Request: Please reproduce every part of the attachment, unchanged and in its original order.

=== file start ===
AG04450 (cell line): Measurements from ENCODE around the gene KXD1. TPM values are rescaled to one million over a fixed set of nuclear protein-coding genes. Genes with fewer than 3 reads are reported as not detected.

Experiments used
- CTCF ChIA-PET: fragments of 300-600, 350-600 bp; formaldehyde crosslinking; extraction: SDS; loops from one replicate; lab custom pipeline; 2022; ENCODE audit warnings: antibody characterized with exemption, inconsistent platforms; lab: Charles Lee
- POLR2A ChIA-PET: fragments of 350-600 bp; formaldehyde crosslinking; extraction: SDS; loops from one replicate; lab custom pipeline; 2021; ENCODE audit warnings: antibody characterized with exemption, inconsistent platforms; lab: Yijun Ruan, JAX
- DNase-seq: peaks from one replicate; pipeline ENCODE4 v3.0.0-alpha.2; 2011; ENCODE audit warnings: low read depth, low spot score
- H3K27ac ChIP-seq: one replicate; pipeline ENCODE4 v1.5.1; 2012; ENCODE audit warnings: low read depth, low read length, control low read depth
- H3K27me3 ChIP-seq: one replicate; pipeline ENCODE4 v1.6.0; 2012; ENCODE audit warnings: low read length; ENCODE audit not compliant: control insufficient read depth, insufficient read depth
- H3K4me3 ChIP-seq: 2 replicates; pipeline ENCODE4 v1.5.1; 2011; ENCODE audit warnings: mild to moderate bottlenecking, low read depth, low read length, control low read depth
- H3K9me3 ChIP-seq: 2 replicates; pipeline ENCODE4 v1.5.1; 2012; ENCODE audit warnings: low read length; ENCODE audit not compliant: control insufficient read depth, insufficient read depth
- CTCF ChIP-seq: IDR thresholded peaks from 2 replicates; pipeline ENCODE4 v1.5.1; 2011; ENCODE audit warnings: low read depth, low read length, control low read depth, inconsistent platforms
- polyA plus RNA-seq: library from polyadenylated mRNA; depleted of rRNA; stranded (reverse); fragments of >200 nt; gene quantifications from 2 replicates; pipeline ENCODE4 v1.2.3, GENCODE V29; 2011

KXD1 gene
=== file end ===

AG04450 (cell line): Measurements from ENCODE around the gene KXD1. TPM values are rescaled to one million over a fixed set of nuclear protein-coding genes. Genes with fewer than 3 reads are reported as not detected.

Experiments used
- CTCF ChIA-PET: fragments of 300-600, 350-600 bp; formaldehyde crosslinking; extraction: SDS; loops from one replicate; lab custom pipeline; 2022; ENCODE audit warnings: antibody characterized with exemption, inconsistent platforms; lab: Charles Lee
- POLR2A ChIA-PET: fragments of 350-600 bp; formaldehyde crosslinking; extraction: SDS; loops from one replicate; lab custom pipeline; 2021; ENCODE audit warnings: antibody characterized with exemption, inconsistent platforms; lab: Yijun Ruan, JAX
- DNase-seq: peaks from one replicate; pipeline ENCODE4 v3.0.0-alpha.2; 2011; ENCODE audit warnings: low read depth, low spot score
- H3K27ac ChIP-seq: one replicate; pipeline ENCODE4 v1.5.1; 2012; ENCODE audit warnings: low read depth, low read length, control low read depth
- H3K27me3 ChIP-seq: one replicate; pipeline ENCODE4 v1.6.0; 2012; ENCODE audit warnings: low read length; ENCODE audit not compliant: control insufficient read depth, insufficient read depth
- H3K4me3 ChIP-seq: 2 replicates; pipeline ENCODE4 v1.5.1; 2011; ENCODE audit warnings: mild to moderate bottlenecking, low read depth, low read length, control low read depth
- H3K9me3 ChIP-seq: 2 replicates; pipeline ENCODE4 v1.5.1; 2012; ENCODE audit warnings: low read length; ENCODE audit not compliant: control insufficient read depth, insufficient read depth
- CTCF ChIP-seq: IDR thresholded peaks from 2 replicates; pipeline ENCODE4 v1.5.1; 2011; ENCODE audit warnings: low read depth, low read length, control low read depth, inconsistent platforms
- polyA plus RNA-seq: library from polyadenylated mRNA; depleted of rRNA; stranded (reverse); fragments of >200 nt; gene quantifications from 2 replicates; pipeline ENCODE4 v1.2.3, GENCODE V29; 2011

KXD1 gene